Last updated on November 27, 2020
The foolishness continues as sore loser Trump wanted to bomb Iran last week. On the road to the bunker a POTUS proud of trying to end “endless wars” also brags about increasing the size of the military budget. Trump wants to surrender the security deposit on the White House by having one last “melancholy adventure” at being commander-in-chief.
WASHINGTON (Reuters) – President Donald Trump, with two months left in office, last week asked for options on attacking Iran’s main nuclear site, but ultimately decided against taking the dramatic step, a U.S. official said on Monday.
Trump has spent all four years of his presidency engaging in an aggressive policy against Iran, withdrawing in 2018 from the Iran nuclear deal negotiated by his Democratic predecessor, Barack Obama, and imposing economic sanctions against a wide variety of Iranian targets.
Trump’s request for options came a day after a U.N. watchdog report showed Iran had finished moving a first cascade of advanced centrifuges from an above-ground plant at its main uranium enrichment site to an underground one, in a fresh breach of its 2015 nuclear deal with major powers.
Alireza Miryousefi, spokesman for Iran’s mission to the United Nations in New York, said Iran’s nuclear program is purely for peaceful purposes and civilian use and Trump’s policies have not changed that. “However, Iran has proven to be capable of using its legitimate military might to prevent or respond to any melancholy adventure from any aggressor,” he added.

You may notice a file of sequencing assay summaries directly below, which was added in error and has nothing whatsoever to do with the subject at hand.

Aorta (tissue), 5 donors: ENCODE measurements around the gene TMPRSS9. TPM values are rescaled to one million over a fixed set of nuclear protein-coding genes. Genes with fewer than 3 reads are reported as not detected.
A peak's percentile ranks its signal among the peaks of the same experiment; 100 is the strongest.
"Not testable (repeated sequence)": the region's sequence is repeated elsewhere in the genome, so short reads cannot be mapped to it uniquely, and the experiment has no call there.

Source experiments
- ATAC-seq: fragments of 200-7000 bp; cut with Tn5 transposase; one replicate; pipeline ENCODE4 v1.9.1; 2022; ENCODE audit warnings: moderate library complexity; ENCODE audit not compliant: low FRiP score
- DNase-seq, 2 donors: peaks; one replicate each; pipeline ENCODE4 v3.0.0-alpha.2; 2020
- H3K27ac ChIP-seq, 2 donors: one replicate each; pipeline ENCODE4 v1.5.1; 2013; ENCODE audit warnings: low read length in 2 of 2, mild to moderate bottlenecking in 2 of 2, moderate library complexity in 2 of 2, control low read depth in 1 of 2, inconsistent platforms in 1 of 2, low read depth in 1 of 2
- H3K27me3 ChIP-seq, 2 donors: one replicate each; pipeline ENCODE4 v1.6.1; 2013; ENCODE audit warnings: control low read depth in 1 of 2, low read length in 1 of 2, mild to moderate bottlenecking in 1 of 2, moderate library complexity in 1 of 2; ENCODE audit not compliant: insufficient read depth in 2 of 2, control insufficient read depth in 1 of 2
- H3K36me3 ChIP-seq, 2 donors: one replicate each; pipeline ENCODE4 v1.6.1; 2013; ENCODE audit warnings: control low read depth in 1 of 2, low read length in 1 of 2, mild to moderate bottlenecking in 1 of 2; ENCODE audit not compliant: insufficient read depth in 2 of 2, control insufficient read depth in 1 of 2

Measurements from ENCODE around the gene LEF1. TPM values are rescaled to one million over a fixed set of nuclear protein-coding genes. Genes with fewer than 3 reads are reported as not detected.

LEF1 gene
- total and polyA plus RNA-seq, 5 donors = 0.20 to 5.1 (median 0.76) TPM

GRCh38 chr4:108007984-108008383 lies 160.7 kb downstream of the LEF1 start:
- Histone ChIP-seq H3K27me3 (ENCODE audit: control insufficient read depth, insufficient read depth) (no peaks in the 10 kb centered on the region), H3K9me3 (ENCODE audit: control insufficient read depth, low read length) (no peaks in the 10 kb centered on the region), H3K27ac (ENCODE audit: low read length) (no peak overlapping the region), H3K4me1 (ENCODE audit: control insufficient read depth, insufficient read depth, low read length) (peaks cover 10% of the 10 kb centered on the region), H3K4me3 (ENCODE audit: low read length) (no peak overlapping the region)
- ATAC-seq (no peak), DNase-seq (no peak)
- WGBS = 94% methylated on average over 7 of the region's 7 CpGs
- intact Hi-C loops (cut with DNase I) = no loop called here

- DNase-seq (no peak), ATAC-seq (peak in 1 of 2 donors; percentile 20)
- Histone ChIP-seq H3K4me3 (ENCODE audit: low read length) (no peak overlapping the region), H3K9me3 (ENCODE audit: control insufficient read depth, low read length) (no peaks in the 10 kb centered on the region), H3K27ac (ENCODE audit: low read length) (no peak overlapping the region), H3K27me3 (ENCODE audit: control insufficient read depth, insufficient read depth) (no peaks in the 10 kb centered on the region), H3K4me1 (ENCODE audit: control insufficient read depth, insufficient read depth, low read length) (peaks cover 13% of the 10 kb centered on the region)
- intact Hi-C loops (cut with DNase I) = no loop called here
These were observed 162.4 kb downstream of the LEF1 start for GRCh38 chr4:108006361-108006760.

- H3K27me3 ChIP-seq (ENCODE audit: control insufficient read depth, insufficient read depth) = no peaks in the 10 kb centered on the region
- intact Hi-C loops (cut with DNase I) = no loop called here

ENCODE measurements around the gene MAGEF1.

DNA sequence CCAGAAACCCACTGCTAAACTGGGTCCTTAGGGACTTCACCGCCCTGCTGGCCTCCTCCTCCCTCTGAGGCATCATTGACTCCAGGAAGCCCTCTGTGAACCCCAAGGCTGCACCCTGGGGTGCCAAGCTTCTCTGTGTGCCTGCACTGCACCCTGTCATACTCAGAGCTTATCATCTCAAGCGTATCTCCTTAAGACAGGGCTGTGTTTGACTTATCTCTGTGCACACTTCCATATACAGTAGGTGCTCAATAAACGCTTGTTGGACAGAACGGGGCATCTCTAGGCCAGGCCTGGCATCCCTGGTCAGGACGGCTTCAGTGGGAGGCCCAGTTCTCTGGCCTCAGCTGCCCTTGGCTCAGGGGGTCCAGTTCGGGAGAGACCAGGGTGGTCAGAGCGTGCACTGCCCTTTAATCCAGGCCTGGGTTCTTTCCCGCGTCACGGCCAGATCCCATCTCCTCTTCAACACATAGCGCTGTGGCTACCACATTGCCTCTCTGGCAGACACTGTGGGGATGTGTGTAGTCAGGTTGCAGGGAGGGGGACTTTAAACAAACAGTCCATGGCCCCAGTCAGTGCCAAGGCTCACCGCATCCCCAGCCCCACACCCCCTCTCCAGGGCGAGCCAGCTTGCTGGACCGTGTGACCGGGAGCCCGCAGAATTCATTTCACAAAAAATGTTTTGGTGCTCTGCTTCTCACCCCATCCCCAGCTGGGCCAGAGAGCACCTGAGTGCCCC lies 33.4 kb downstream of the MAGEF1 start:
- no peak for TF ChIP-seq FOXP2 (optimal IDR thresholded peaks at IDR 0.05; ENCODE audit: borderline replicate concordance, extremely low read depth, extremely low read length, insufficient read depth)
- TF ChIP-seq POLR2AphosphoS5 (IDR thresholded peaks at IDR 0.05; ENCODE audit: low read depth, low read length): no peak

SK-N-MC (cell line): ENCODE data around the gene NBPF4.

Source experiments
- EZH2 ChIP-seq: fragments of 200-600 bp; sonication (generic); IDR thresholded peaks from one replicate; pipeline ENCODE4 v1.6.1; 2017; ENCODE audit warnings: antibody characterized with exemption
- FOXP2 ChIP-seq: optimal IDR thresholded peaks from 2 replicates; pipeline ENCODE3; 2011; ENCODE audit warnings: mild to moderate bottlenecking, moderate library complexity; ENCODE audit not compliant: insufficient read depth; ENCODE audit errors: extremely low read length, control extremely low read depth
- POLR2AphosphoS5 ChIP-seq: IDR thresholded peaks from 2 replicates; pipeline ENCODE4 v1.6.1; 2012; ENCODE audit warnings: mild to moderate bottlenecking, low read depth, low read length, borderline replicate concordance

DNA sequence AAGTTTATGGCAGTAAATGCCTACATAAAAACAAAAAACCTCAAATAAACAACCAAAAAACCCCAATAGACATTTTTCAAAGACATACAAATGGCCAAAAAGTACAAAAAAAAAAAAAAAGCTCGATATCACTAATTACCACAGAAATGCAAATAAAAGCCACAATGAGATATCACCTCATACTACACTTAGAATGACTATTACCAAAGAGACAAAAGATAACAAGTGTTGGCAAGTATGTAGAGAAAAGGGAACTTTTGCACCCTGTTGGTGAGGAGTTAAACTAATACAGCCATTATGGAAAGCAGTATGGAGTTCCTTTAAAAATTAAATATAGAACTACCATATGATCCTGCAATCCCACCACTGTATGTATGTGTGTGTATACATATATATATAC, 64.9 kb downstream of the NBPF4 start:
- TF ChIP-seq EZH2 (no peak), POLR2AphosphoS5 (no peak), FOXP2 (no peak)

Iran’s 2.4 tonne stock of low-enriched uranium is now far above the deal’s 202.8 kg limit. It produced 337.5 kg in the quarter, less than the more than 500 kg recorded in the previous two quarters by the International Atomic Energy Agency.
A strike on Iran’s main nuclear site at Natanz could flare into a regional conflict and pose a serious foreign policy challenge for Biden.
Economic sanctions have disrupted the import of medicine and food. A travel ban has made impossible almost any travel by Iranians to the United States. And, last year, rather than pinpointing specific culprits, the Trump administration designated the entire Islamic Revolutionary Guard Corps, a branch of Iran’s military, a terrorist group, effectively putting millions of average Iranians who were forcibly conscripted into its ranks on America’s most-wanted list.
The sad truth is that Trump and Pompeo have demonstrated beyond much doubt that “maximum pressure” — a strategy that basically fulfills the wish list long demanded by hawkish foreign policy conservatives — is a total bust.
The policy hasn’t achieved any of its professed aims. A year after anti-government protests led to the deaths of hundreds of protesters and the longer-term detention of thousands more, the regime in Tehran remains firmly in place, intensifying its wholesale abuse of its own citizens’ basic rights. If anything, its influence in Syria, Iraq, Yemen and elsewhere in the region remains largely the same as when Trump took office in early 2017. Iranian forces and their regional proxies have scaled up their attacks on U.S. military personnel.
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